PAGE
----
Lot 524: Winfield Scott

RR Auction

RR Auction

2015-10-29 11:34:13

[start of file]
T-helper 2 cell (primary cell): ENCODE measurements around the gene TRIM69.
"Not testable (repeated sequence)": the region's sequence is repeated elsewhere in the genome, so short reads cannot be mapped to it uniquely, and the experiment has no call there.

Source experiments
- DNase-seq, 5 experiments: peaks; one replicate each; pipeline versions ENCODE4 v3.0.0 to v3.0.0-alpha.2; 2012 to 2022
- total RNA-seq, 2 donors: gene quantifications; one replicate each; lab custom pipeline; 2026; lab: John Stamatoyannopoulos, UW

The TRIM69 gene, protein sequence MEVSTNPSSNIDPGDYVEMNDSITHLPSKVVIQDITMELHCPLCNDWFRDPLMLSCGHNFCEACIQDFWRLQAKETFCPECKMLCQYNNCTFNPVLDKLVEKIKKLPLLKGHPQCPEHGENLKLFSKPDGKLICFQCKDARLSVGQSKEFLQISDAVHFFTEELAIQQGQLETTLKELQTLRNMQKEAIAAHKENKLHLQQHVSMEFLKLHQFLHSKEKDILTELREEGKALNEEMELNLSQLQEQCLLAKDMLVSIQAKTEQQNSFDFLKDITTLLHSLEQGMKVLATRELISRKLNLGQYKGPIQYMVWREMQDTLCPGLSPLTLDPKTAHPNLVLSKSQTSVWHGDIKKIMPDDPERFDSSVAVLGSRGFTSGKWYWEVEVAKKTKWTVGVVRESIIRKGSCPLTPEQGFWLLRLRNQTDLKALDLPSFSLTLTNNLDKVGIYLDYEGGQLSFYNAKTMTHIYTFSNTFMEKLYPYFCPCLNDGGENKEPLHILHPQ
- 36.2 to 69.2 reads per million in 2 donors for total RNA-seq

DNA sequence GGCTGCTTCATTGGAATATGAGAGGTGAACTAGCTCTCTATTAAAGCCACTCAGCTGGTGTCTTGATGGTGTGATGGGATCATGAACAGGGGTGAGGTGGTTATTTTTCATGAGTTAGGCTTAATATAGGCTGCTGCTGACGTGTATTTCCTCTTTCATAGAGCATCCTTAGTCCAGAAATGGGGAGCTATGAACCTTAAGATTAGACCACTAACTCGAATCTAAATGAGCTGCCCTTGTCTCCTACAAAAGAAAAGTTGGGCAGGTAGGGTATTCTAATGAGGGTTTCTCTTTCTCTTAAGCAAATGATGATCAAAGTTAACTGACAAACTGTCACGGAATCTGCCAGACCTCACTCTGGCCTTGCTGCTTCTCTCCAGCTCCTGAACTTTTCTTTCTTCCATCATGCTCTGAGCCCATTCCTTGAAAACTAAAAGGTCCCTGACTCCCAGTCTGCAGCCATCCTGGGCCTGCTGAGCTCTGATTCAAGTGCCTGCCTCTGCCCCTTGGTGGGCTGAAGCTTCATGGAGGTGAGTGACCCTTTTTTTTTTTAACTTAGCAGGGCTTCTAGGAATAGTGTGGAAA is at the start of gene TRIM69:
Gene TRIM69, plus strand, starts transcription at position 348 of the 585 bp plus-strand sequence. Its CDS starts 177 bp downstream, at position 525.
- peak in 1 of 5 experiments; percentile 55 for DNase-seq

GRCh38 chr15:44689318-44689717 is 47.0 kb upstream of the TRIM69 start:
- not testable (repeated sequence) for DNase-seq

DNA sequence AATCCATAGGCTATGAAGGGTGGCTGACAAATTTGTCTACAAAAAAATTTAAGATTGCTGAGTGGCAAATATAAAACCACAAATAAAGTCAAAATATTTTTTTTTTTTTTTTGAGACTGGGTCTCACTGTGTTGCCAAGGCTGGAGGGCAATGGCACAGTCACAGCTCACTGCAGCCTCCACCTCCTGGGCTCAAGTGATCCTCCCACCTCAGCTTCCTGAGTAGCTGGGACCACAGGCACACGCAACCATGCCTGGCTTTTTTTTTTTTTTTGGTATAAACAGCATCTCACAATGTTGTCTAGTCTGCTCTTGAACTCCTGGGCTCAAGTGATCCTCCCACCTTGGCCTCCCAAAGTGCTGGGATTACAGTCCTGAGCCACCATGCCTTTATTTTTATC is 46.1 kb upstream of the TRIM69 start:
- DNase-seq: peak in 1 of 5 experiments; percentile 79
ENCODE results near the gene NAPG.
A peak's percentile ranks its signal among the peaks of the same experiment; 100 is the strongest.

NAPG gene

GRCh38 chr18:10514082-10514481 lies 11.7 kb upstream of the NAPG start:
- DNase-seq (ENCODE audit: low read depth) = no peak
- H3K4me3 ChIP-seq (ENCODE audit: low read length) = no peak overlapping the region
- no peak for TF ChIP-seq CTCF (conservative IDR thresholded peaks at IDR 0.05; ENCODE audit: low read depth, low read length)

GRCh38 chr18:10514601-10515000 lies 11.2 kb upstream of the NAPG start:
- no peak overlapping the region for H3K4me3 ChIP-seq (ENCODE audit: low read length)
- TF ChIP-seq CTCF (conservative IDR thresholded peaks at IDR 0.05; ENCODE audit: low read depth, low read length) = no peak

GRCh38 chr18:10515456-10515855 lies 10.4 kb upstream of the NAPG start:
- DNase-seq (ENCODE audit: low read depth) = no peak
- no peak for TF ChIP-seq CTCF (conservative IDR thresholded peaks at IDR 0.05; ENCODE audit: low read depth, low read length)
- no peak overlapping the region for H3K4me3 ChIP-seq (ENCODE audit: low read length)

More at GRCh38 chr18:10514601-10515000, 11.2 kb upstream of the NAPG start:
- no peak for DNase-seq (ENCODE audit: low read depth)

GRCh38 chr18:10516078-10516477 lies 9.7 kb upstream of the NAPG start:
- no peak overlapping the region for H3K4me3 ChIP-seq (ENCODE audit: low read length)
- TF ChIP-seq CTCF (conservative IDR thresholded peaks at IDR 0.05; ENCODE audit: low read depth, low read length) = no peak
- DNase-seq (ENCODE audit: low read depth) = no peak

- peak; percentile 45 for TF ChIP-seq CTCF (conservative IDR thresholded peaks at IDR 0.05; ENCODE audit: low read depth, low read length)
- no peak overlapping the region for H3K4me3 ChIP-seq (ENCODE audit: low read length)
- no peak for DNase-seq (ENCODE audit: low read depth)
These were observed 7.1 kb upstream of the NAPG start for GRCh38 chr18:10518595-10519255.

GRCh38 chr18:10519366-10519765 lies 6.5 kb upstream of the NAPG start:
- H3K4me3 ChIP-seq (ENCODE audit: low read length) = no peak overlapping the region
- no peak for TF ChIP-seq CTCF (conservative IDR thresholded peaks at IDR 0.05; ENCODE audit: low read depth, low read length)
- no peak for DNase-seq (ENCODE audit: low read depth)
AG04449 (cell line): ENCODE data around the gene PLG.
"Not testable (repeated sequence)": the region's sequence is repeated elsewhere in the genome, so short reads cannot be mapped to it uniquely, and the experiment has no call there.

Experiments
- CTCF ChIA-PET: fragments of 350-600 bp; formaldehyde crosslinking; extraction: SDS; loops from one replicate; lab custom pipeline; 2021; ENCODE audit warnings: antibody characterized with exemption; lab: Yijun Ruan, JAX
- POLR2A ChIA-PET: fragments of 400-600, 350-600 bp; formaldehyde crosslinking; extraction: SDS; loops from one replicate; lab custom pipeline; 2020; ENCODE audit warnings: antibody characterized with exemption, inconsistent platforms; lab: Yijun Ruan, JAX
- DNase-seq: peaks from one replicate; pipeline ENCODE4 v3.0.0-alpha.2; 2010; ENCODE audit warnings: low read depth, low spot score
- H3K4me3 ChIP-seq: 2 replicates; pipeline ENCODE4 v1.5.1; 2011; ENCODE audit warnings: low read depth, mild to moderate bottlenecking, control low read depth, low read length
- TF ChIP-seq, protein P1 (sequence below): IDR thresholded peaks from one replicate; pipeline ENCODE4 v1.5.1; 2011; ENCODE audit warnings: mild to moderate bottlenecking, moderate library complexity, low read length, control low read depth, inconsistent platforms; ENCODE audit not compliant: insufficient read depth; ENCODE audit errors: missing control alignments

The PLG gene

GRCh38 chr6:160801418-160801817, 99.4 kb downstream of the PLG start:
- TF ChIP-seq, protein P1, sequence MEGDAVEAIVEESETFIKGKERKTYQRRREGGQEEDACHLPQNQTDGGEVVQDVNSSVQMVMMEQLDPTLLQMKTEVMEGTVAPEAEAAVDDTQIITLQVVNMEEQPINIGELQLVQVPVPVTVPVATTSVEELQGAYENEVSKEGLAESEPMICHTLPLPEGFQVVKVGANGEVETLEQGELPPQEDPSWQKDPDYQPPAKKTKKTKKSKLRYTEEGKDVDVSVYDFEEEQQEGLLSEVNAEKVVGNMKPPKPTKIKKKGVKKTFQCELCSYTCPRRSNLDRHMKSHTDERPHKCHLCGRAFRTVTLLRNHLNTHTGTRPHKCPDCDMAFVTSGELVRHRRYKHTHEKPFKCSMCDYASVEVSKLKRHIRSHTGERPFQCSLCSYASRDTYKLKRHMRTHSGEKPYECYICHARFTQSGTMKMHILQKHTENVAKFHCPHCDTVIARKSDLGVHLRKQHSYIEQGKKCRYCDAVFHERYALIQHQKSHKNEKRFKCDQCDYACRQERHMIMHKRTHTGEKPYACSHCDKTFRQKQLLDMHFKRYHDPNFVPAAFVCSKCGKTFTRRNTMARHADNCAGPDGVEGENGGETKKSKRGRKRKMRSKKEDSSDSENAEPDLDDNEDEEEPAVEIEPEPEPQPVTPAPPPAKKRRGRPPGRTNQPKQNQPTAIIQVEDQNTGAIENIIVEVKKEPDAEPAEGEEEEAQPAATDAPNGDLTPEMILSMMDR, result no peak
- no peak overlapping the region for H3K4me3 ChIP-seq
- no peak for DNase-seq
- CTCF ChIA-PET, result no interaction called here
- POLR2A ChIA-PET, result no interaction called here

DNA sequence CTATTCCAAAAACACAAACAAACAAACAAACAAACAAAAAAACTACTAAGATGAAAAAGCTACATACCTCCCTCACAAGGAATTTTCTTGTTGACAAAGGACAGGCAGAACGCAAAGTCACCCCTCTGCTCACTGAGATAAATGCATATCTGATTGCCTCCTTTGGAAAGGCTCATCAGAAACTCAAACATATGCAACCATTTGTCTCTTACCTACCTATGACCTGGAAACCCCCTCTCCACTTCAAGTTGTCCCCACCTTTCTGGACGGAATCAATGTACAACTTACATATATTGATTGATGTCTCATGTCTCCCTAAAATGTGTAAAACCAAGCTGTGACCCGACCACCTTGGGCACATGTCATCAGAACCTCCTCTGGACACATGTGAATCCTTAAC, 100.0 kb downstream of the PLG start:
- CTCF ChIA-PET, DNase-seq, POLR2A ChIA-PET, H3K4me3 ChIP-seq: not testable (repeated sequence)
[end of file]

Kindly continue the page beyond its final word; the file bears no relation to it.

Lot 524: ALS, four pages on two adjoining sheets, 4.5 x 7.25, July 28, 1852. Letter to Boston Atlas editor Thomas Mayo Brewer, written during Scott's unsuccessful presidential run as the Whig party candidate, in part: "The 'extract' etc. is a miserable fiction with a very slight foundation of truth. Mr. Trist & myself, tho' not intimate, knew each others persons at Washington, quite well. He was appointed commissioner partly on account of his acquaintance with the Spanish language, & partly because he was known to entertain the most violent prejudice against me. Of this I was informed by letter at the time. He came up with the army while it lay at Jalapa. We had, after his landing, had a violent quarrel by correspondence, & hence we did not meet till we had reached Puebla. There he was seized with a dangerous illness-lodging with his friend Genl. P. F. Smith, in whose charge I had placed him. Thro' Smith (a capital fellow) he desired to see me, & I instantly repaired to his sick bed. I had already made every possible effort to serve him in his prostrate condition, & continued my attentions. Being of a generous nature, he became grateful & devoted. This is the whole story. Mr. Trist's appointment was eminently fortunate in respect to peace. He is highly brave & honourable, & was a great favourite with the Mexican Commissioners." Scott adds a pair of brief postscripts at the conclusion, signing with his initials, "W. S." In fine condition, with a trivial paperclip impression to top edge, and slight show-through from writing to opposing sides. Appointed chief clerk of the State Department, Nicholas Trist was sent by Polk to negotiate an end to the US-Mexican War in 1847. While there, he developed a friendship with Winfield Scott-a friendship that led Polk to distrust him. When the President recalled Trist in October, he refused to leave and continued negotiations, successfully completing the Treaty of Guadalupe Hidalgo in February of 1848. He was fired upon his return and his career never recovered, but those who worked with him-including Scott, as evidenced in this letter-regarded him as an upstanding character and important piece of America's relations with Mexico. A charming and scarce letter written during Scott's run for the presidency. RR Auction's Fine Autographs & Artifacts Friday, 23rd October 2015 Estimate: $200-400
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